Articles on post-truth era

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People reject science such as that about climate change and vaccines, but readily believe scientists about solar eclipses, like this one reflected on the sunglasses of a man dangerously watching in Nicosia, Cyprus, in a 2015 file photo. (AP Photo/Petros Karadjias)

Eclipse of reason: Why do people disbelieve scientists?

People universally believe scientists' solar eclipse calendars, but vaccine warnings or climate predictions are forms of science that strangely do not enjoy equivalent acceptance.
The message might not come through if you put all your communication eggs in one theoretical basket. buydeephoto/Shutterstock.com

Facts versus feelings isn’t the way to think about communicating science

Reports of facts' death have been greatly exaggerated. Effective communication jettisons the false dilemma in favor of a more holistic view of how people take in new information on contentious topics.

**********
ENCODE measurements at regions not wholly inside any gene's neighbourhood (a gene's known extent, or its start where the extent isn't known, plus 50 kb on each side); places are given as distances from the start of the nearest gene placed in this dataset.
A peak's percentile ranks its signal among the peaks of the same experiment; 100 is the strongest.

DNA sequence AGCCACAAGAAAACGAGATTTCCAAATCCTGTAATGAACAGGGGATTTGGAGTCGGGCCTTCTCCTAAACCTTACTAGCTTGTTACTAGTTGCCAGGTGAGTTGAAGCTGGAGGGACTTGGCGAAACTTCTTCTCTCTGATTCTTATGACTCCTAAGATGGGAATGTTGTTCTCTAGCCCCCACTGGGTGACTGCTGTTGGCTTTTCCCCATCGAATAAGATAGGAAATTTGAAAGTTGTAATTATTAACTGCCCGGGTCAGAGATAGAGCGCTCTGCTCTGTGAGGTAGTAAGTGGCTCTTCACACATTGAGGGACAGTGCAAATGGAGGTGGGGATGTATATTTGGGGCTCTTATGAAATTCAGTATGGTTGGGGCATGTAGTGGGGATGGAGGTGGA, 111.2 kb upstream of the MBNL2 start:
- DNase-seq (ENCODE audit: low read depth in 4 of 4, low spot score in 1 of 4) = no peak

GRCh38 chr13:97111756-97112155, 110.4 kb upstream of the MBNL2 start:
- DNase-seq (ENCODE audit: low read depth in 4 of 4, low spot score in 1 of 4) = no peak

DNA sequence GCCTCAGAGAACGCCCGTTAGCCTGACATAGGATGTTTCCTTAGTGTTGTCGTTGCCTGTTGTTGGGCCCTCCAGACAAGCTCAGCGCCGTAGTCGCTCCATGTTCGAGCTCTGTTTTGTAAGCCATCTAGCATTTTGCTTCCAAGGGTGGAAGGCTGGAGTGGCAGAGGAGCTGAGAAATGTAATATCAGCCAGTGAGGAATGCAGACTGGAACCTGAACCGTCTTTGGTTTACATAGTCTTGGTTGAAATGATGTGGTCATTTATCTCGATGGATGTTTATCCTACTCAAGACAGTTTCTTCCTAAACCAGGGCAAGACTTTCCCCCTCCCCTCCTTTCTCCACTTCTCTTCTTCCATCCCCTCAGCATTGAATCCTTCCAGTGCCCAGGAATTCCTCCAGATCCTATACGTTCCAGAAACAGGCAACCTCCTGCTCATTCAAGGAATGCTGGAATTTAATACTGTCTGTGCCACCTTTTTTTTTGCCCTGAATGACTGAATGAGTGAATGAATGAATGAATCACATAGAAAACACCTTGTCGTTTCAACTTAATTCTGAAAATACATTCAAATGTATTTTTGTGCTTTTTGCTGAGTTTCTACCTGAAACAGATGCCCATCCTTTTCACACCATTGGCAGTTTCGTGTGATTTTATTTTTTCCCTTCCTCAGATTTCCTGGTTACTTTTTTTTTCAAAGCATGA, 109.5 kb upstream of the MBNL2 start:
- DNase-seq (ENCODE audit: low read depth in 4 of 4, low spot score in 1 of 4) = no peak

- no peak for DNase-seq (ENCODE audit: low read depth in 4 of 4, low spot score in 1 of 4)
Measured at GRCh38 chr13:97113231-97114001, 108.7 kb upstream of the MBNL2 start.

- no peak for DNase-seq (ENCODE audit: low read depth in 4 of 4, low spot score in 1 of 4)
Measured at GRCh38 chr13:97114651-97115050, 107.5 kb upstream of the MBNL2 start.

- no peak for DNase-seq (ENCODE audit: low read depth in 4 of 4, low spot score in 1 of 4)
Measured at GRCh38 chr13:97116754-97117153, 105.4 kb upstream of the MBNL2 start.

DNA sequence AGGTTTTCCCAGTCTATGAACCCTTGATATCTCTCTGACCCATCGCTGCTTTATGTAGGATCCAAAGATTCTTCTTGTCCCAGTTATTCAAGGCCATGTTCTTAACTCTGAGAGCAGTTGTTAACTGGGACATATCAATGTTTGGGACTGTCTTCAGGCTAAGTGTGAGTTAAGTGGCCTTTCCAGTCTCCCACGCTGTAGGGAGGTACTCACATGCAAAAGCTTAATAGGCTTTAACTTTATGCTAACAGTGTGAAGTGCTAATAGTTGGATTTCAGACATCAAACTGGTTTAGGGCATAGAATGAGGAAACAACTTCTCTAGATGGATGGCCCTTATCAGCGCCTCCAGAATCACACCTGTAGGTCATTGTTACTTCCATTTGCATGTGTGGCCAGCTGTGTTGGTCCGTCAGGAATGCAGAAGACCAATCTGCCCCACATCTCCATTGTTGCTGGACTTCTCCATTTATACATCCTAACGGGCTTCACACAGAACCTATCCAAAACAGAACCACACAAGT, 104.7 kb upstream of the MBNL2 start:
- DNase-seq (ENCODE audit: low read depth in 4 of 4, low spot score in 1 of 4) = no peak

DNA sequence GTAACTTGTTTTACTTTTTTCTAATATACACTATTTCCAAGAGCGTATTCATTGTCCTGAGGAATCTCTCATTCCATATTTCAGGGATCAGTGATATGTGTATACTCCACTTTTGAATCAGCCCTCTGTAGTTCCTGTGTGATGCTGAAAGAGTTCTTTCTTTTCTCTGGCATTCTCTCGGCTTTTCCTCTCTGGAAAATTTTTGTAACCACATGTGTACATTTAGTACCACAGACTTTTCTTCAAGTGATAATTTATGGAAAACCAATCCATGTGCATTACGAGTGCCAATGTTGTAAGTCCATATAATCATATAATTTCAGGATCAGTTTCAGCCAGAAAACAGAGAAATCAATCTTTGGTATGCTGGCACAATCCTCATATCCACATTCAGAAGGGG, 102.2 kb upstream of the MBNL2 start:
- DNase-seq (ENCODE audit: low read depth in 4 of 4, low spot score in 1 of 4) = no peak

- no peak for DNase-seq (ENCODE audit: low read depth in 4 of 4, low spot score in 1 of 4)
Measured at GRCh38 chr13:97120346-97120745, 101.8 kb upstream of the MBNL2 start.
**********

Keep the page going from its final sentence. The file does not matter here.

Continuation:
Critics fear the merger of agricultural giants Bayer and Monsanto will drive an increase in use of pesticides. AgriLife Today/flickr

Growing food in the post-truth era

The global food system has been operating in post-truth mode for decades.
We cannot stand outside the fray, but instead must engage in the ‘post-truth’ debates about politics and knowledge. Richard Ricardi/Flickr

Trump demands a post-post-truth response

Pundits have been keen to link post-truth to post-modernists, post-positivists or any other 'postie'. They should turn their energy to forming a real popular front against Trump's faux populism.
It’s hard to know what to believe these days. Marco Bello/Reuters

Venezuela has a fake news problem too

The president has fled the country. An activist has died in jail. A military coup is afoot. Fake news is dividing Venezuelans, making a peaceful end to its profound crisis ever less likely.

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